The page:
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Being Before Doing

The youth ministry equivalent of “Which came first, the chicken or the egg?” is  “Which comes first, basic Christian disciplines or a personal connection to Jesus?”

We treat the “basics” of the Christian life like they’re building blocks—prayer, Bible reading, Scripture memorization, service, and worship—but what happens when we emphasize those basics outside the context of a close, personal relationship?

Sometimes the basics lead to a personal attachment to Jesus, and sometimes the basics follow a personal connection. How can we prepare kids to crave the basics by immersing them first in the magnetic presence of Jesus?

1. Tell a story.

God is a storyteller at heart—the Bible is really more the epic story of His love for us than a “handbook for life.” That’s why we’re wired by God to understand our life, and the Kingdom of God, through the lens of narrative. So, what is your story of deepening attachment to Jesus, and how well do you know it? Find compelling ways to communicate your own story, then watch the Holy Spirit work through your narrative to draw students into His presence. I always frame my story as an “epic rescue,” and offer specific and personal details that illustrate how God was nudging me “into range” and “assembling my rescue team.”

2. Make your teaching times “touchable.”

We can get so accustomed to framing our teaching with funny videos, an introductory anecdote, three points and a challenge that we’ve forgotten that conversation and experience are the most powerful tools in our toolbox. Create relationally engaging moments in your teaching times—opportunities for kids to experience something in a tactile way,  meditate on something and talk about something. Recently we created a teaching time where teenagers used a replicated defibrillator to move a flat-line heartbeat on the screen to a beating pulse. It was powerfully auditory, visual, and corporeal.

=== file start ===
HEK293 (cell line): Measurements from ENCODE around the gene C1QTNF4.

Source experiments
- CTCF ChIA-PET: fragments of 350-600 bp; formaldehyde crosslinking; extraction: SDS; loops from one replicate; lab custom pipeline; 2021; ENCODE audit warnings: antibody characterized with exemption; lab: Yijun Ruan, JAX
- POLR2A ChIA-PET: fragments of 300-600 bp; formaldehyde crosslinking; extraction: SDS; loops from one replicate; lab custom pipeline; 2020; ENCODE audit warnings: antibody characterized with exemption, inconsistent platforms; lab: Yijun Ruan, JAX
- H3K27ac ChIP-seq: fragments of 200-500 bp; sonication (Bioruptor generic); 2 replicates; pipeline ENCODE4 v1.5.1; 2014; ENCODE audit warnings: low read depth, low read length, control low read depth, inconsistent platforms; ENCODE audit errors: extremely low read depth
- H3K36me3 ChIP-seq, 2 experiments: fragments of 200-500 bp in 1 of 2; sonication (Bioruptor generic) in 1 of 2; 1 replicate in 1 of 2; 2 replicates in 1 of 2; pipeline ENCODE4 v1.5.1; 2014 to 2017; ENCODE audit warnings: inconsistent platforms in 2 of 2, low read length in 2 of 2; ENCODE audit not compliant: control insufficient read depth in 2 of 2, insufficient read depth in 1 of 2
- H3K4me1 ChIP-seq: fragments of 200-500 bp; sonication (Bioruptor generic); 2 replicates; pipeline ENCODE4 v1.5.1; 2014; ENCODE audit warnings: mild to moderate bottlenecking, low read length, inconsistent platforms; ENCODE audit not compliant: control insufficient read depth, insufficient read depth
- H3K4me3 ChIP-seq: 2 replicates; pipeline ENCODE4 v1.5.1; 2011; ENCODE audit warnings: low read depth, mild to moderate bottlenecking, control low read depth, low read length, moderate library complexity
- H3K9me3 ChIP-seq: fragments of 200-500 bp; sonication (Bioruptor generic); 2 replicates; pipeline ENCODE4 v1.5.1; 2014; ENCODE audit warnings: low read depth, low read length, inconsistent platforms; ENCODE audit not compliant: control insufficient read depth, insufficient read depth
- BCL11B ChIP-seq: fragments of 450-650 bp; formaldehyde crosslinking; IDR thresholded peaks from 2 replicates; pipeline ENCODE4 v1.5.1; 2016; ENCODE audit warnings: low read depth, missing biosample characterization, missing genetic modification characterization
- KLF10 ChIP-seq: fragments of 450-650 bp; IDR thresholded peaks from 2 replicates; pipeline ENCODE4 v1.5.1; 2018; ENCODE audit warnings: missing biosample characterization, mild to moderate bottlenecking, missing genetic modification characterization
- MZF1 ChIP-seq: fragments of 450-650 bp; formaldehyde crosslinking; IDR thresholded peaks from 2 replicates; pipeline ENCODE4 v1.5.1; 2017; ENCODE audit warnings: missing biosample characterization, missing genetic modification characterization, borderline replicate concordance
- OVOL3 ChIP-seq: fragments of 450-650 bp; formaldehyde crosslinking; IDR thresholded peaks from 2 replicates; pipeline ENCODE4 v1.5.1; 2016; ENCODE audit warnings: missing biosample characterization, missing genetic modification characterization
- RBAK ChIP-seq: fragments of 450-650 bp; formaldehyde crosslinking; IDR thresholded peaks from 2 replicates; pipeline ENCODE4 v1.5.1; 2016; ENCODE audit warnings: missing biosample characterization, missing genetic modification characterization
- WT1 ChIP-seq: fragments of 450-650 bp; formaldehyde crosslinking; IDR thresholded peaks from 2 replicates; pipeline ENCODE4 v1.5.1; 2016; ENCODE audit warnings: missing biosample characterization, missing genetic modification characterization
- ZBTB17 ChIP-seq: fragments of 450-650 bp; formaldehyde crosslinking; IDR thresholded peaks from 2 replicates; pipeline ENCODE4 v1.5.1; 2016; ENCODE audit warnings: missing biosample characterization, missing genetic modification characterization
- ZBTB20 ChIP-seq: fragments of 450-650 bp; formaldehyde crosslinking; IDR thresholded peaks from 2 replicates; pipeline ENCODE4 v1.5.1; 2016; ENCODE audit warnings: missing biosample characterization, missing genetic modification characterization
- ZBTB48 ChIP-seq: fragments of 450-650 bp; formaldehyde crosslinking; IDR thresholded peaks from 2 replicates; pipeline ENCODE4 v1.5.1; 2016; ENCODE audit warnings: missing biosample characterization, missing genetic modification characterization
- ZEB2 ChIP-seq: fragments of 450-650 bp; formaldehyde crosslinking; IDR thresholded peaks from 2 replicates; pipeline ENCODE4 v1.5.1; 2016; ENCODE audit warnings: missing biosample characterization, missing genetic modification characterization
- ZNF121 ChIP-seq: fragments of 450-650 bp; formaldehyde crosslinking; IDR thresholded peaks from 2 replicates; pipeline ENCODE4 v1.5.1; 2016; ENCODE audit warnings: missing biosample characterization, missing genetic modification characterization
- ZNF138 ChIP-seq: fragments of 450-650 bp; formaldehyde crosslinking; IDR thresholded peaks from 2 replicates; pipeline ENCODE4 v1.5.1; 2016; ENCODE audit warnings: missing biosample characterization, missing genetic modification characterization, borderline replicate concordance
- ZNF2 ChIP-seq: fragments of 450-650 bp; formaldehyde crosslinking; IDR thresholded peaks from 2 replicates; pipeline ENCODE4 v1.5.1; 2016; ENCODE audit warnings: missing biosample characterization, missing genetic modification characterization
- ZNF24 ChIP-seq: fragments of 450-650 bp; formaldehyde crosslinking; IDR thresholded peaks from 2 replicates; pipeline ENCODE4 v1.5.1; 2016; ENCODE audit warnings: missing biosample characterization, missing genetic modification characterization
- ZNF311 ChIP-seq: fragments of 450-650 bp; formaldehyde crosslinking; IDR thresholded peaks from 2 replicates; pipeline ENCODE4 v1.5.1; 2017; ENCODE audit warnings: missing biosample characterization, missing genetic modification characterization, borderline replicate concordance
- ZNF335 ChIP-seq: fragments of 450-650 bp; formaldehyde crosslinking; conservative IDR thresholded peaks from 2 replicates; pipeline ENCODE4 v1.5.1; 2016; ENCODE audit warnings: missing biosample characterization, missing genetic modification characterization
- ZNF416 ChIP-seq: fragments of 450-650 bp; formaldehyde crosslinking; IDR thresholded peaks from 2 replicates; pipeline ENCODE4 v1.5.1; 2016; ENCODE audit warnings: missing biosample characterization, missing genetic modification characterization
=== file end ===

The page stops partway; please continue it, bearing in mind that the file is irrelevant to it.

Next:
3. Listen.

Teenagers are still moving from concrete thought to abstract thought. When you hear them boiling their life with Jesus down to a list of do’s and don’ts, push back. Remind them that a relationship is not defined by mere “doing”—just ask Martha. Ask them to describe their relationship with their best friend, then point out that Jesus wants the same rhythm in His relationship with us. We don’t quantify our close relationships with a list of “disciplines”: “My mom’s the best, and today I made my bed, took out the trash, watched a Netflix movie, and kissed her goodnight.” Match the “norms” of the Christian life to the norms of any close relationship (for a 12-week journey into this kind of discipleship, check out the Friends of God: A Discipleship Experience resource, just released in the last few months).

Which comes first—attachment to Jesus or spiritual disciplines? Like the chicken and the egg, the relationship between the two is fluid. But it’s worth considering how well we’re helping kids attach to Jesus before we ask them to do things on His behalf.

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Being Before Doing

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